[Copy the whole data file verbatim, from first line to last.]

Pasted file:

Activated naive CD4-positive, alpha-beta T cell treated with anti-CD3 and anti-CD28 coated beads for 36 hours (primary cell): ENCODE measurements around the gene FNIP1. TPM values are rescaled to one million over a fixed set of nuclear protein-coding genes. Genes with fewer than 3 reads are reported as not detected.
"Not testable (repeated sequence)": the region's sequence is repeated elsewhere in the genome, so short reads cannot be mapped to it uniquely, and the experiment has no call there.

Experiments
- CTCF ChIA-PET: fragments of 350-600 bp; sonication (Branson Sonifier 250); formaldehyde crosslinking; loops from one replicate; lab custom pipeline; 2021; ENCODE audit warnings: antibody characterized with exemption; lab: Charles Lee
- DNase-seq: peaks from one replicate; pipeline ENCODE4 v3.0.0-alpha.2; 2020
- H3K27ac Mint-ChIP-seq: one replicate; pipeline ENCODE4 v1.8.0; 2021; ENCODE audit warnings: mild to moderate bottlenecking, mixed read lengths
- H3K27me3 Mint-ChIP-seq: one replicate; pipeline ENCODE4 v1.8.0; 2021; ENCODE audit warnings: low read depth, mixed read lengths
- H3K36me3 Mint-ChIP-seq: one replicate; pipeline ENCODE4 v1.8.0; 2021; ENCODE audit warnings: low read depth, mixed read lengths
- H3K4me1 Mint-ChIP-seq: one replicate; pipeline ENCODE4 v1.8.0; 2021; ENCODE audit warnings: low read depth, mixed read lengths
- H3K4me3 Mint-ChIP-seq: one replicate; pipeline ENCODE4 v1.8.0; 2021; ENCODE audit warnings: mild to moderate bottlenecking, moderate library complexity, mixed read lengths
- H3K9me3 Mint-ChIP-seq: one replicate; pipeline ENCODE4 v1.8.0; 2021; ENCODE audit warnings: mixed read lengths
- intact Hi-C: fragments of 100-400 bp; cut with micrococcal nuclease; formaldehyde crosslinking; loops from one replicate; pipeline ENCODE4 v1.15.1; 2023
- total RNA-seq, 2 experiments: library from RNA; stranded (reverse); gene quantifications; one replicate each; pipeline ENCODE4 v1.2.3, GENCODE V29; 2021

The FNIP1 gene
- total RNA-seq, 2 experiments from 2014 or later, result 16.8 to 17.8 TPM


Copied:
Activated naive CD4-positive, alpha-beta T cell treated with anti-CD3 and anti-CD28 coated beads for 36 hours (primary cell): ENCODE measurements around the gene FNIP1. TPM values are rescaled to one million over a fixed set of nuclear protein-coding genes. Genes with fewer than 3 reads are reported as not detected.
"Not testable (repeated sequence)": the region's sequence is repeated elsewhere in the genome, so short reads cannot be mapped to it uniquely, and the experiment has no call there.

Experiments
- CTCF ChIA-PET: fragments of 350-600 bp; sonication (Branson Sonifier 250); formaldehyde crosslinking; loops from one replicate; lab custom pipeline; 2021; ENCODE audit warnings: antibody characterized with exemption; lab: Charles Lee
- DNase-seq: peaks from one replicate; pipeline ENCODE4 v3.0.0-alpha.2; 2020
- H3K27ac Mint-ChIP-seq: one replicate; pipeline ENCODE4 v1.8.0; 2021; ENCODE audit warnings: mild to moderate bottlenecking, mixed read lengths
- H3K27me3 Mint-ChIP-seq: one replicate; pipeline ENCODE4 v1.8.0; 2021; ENCODE audit warnings: low read depth, mixed read lengths
- H3K36me3 Mint-ChIP-seq: one replicate; pipeline ENCODE4 v1.8.0; 2021; ENCODE audit warnings: low read depth, mixed read lengths
- H3K4me1 Mint-ChIP-seq: one replicate; pipeline ENCODE4 v1.8.0; 2021; ENCODE audit warnings: low read depth, mixed read lengths
- H3K4me3 Mint-ChIP-seq: one replicate; pipeline ENCODE4 v1.8.0; 2021; ENCODE audit warnings: mild to moderate bottlenecking, moderate library complexity, mixed read lengths
- H3K9me3 Mint-ChIP-seq: one replicate; pipeline ENCODE4 v1.8.0; 2021; ENCODE audit warnings: mixed read lengths
- intact Hi-C: fragments of 100-400 bp; cut with micrococcal nuclease; formaldehyde crosslinking; loops from one replicate; pipeline ENCODE4 v1.15.1; 2023
- total RNA-seq, 2 experiments: library from RNA; stranded (reverse); gene quantifications; one replicate each; pipeline ENCODE4 v1.2.3, GENCODE V29; 2021

The FNIP1 gene
- total RNA-seq, 2 experiments from 2014 or later, result 16.8 to 17.8 TPM